Plus, nanowrimo has added a new feature to their stats tab this year. It tells things like how many words I've written today, how many words until 1667, average words written, total words written, how many words per day I need to reach 50K by 11/30, how many total words I need to write, what day I'll hit 50K if I stick to my average. Its fun to put in my word count every so often. My little meter gets a little fuller, my graph bar jumps up a little higher and all my stats change just a bit. I sit and study my numbers a little and dream of what it would be like if I could have a jet-pack day and work in 6000 words or more.
I don't know if I'll be able to manage a jet-pack day this year. I'm getting a lot done, but it's usually in snippets. My family remains pretty demanding. I was hoping to make Saturday a huge writing day, but then my husband got sick and I had kid duty a lot more than usual. I'd keep my fingers crossed for a heavy writing day this Saturday, but that makes it really hard to get any writing done.
(note: for the uninitiated- a jet-pack day is broken down into sections. start the day with a 2 hour writing session. then take 1 to 2 hours doing something non-writing related, preferably something you enjoy. Then another 2 hour writing session, then another nice break; 2 hour writing session, nice break, write, and that's a wrap. You get 6-8 hours of writing in without going completely nuts)
3. Change is good. I find that when I'm having trouble pushing past a certain part, it helps to change things up by skipping ahead to a part I'm more excited about. It also helps to change where/how I write. If I've been spending a lot of time on the laptop, kicked back in the Lazyboy, it can make a big difference to go into the office. The change of monitor, keyboard, setting, and even physical position stimulate my brain in new ways and make me think differently. If I'm really having a hard time I go back to my favorite way to write. Pen, paper, and cursive writing. Last year, I wrote my entire nano novel by hand. With my Adesso to take pictures of my handwriting and convert it into text, it was a lot easier than entering it by hand later. But there were so many errors to correct that I decided to get back on the computer this year. But I still have the handwriting option if I need it.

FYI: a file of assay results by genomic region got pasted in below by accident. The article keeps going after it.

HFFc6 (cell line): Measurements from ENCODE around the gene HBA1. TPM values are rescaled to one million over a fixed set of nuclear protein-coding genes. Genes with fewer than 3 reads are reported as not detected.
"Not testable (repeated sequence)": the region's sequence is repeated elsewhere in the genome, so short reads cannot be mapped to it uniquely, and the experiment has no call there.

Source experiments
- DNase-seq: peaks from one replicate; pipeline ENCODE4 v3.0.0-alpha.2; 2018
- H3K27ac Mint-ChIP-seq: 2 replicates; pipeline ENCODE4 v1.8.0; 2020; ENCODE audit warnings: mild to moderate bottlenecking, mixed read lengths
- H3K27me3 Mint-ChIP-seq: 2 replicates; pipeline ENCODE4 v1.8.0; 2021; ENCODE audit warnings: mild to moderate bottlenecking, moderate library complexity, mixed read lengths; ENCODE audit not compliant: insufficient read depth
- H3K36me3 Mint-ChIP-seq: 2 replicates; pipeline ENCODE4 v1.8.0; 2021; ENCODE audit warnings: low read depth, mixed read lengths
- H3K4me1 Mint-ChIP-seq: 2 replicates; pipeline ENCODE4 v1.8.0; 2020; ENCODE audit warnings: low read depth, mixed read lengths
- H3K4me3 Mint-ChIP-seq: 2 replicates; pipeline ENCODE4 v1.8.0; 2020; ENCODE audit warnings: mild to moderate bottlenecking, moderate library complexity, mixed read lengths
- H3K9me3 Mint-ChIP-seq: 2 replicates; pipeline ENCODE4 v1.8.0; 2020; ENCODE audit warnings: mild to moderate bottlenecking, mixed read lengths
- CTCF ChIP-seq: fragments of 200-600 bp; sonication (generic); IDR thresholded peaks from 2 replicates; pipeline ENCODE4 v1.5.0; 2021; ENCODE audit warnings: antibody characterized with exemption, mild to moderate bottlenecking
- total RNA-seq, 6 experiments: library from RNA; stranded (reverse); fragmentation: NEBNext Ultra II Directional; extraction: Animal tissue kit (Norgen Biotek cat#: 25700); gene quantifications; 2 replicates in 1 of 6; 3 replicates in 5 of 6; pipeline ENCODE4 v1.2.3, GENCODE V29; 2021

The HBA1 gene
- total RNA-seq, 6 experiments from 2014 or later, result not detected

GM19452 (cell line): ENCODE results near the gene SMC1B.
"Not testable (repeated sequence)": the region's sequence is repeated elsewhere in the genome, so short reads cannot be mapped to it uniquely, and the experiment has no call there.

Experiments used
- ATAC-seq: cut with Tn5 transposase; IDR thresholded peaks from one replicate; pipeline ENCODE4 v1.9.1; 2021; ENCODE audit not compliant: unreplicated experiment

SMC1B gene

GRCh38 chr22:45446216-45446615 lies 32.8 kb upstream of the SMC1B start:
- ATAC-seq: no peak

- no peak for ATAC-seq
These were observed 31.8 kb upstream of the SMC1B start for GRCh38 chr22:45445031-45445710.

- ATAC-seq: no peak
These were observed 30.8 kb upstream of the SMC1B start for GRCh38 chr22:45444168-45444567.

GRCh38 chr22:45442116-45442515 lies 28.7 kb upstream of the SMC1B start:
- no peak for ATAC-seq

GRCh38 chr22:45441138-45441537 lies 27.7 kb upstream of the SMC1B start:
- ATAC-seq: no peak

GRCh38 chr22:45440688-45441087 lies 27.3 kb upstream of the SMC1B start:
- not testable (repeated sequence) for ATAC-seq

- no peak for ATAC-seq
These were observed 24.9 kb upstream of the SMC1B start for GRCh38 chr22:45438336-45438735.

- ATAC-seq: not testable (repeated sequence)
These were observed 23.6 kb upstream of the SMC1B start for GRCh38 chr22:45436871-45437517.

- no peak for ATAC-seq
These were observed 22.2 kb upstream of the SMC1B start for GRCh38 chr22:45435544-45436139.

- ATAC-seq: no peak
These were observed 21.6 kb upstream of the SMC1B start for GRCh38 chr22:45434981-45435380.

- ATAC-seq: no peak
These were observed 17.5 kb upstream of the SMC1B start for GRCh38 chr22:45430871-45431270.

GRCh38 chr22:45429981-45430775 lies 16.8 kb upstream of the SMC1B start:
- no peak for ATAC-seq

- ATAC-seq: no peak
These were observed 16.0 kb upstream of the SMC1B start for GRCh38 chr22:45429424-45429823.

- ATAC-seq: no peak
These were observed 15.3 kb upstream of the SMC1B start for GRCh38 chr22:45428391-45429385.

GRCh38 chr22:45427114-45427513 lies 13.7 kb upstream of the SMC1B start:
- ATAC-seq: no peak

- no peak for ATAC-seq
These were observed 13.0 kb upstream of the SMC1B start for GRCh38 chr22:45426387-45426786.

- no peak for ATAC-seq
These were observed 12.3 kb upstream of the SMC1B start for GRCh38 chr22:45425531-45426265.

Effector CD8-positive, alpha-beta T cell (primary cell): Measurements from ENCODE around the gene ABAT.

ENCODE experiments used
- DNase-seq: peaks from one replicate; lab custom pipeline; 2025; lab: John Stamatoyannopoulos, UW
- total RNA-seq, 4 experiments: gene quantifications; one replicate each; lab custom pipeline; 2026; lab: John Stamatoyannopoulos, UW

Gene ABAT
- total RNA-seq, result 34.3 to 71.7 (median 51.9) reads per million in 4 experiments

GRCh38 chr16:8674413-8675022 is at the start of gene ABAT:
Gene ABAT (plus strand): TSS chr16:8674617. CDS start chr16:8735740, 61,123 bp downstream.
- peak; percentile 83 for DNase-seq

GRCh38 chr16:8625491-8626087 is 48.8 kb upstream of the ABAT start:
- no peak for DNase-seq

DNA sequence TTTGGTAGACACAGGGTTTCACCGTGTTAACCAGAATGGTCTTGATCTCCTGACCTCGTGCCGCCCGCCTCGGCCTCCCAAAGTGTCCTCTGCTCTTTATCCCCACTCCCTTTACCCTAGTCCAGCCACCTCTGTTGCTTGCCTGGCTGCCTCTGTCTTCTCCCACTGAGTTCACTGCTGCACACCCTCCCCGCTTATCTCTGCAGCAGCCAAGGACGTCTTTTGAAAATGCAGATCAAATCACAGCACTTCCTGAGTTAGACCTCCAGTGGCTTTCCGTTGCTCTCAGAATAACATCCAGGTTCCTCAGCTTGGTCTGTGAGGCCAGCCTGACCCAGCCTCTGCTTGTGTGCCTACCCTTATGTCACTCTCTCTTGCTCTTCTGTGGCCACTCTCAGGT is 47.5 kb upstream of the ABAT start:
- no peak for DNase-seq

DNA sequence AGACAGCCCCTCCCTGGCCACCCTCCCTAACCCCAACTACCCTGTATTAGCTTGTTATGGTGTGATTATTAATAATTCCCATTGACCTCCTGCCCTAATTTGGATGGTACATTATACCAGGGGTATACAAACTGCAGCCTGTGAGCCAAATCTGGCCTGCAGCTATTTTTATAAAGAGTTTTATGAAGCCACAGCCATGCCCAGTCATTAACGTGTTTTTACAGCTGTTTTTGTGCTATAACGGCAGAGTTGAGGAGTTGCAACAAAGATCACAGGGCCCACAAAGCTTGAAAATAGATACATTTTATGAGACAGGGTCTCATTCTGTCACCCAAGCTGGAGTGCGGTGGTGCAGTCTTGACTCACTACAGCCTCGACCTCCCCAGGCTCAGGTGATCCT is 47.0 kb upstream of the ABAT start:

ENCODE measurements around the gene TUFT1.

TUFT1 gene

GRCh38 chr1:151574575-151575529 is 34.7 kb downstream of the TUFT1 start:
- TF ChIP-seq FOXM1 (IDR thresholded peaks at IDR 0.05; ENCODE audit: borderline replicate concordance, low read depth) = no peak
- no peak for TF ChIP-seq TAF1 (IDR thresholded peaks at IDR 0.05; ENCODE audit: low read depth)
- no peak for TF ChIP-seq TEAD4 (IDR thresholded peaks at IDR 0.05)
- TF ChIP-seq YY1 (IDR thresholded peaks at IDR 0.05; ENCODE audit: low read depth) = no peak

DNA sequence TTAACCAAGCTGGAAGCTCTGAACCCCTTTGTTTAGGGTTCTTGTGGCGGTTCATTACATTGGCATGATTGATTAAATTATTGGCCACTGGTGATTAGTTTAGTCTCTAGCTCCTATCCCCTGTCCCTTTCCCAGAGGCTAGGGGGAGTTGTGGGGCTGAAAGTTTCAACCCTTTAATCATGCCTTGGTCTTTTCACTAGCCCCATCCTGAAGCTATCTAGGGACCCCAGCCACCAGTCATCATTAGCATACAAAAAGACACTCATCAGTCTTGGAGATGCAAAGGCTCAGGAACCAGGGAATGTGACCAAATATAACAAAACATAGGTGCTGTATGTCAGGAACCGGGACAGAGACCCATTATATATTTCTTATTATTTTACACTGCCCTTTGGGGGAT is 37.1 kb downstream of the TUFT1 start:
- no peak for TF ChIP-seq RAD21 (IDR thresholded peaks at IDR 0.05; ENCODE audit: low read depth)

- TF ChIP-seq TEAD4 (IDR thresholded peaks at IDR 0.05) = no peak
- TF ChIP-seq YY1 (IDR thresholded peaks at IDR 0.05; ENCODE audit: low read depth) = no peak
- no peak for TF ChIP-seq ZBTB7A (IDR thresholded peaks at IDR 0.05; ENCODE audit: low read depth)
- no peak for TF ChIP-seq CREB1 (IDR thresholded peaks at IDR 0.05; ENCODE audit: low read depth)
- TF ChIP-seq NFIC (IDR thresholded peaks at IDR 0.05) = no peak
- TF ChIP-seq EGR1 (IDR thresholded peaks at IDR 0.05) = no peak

Some obstacles to look for:
1. Thanksgiving, as always. But this year, it's at MY house. I do the pies every year because pie is in my blood (don't worry, there's no blood in my pies). Last year I went completely overboard with 12 or 13 pies, a pumpkin roll and a trifle (vegetarian). The resulting sugar high caused some memory lapses. I cannot be held responsible for anything I did that weekend. Anyway, I'm not doing that again. I think I'll limit myself to four pies and one non-pie dessert. Also, since I have the double oven, I'll probably end up doing the bird as well. Though there's some talk going around about frying it this year.
2. Singing. Yeah, I write and I sing. It sounds more impressive than it really is. But I do have music to learn and rehearsals to attend. That definitely eats into my writing time. Luckily the actual performances will be in December. So no conflicts there.
3. School. I only have one class, but it's the first one in a decade. I've done everything I can to free myself up from school this month- acing 2 tests so I can skip (and drop) one this month; and writing a paper a month in advance. But try as I might, I can't get around the pesky up and coming final exam. It's not until December, but the studying must come much sooner than that. Hopefully I'll be able to work around these things to have a really successful nanowrimo.

If you're a wrimo, too, look me up. I'm radeliak over at nanowrimo.org

Monday, November 1, 2010

goodbye NPI, hello NaNoWriMo

I know it's after midnight, so maybe I should have reported for NPI earlier. But I was litterally writting up until midnight. I got 616 words today. Not too shabby.
At 12:00 I saved and closed my novel and opened a new Word file, saved it as NaNoWriMo2010 and began writing. I've got 284 words so far. And since I'm not actually insane, I am going to bed now. More writing to come. Much, much more.